Flowers and plants

References to flowers and plants are not frequent in the text. The two quoted here use images from the natural world to make an ironic or witty point rather than to affirm the beauty or redemptive power of nature.

In The Prologue:

  • The wife uses the rose as an image of freshness l.448. Her use of it is somewhat ironic – Chaucer rhymes ‘rose' with ‘bele chose': the wife is speculating about how she could sell her sexual favours and remain unsullied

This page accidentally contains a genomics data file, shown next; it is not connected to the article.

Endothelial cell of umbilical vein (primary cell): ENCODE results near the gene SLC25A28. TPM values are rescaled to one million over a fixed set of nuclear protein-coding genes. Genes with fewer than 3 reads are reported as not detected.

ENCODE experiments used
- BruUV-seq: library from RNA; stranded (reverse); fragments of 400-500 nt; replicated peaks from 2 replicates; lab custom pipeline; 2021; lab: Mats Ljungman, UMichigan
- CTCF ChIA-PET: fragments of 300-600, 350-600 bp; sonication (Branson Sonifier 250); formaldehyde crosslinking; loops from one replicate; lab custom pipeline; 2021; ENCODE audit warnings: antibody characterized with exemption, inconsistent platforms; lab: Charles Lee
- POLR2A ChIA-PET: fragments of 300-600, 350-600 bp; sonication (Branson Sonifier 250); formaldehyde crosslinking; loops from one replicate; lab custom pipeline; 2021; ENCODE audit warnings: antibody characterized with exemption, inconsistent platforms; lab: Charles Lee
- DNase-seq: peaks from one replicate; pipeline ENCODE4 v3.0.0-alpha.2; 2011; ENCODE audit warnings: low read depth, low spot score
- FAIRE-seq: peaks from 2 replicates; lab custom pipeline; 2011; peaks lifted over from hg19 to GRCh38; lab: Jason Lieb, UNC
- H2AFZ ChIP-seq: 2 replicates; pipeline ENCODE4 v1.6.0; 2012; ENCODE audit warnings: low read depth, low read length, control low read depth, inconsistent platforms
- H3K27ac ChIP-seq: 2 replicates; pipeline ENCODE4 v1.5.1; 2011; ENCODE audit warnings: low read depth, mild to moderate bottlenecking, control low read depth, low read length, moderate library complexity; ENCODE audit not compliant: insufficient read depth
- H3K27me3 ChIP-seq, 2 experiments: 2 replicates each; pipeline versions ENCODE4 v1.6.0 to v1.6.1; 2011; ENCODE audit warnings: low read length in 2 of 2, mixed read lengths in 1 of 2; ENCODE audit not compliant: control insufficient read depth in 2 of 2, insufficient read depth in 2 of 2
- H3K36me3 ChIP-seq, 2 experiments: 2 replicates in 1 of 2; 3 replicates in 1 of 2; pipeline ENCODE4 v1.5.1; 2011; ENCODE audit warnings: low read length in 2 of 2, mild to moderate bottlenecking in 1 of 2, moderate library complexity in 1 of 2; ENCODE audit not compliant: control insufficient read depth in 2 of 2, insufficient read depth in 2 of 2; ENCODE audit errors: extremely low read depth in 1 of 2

• Grass and plants become an image of immeasurable quantity as the Wife says her husband knows more proverbs than there are grasses and plants growing in the world, l. 774.
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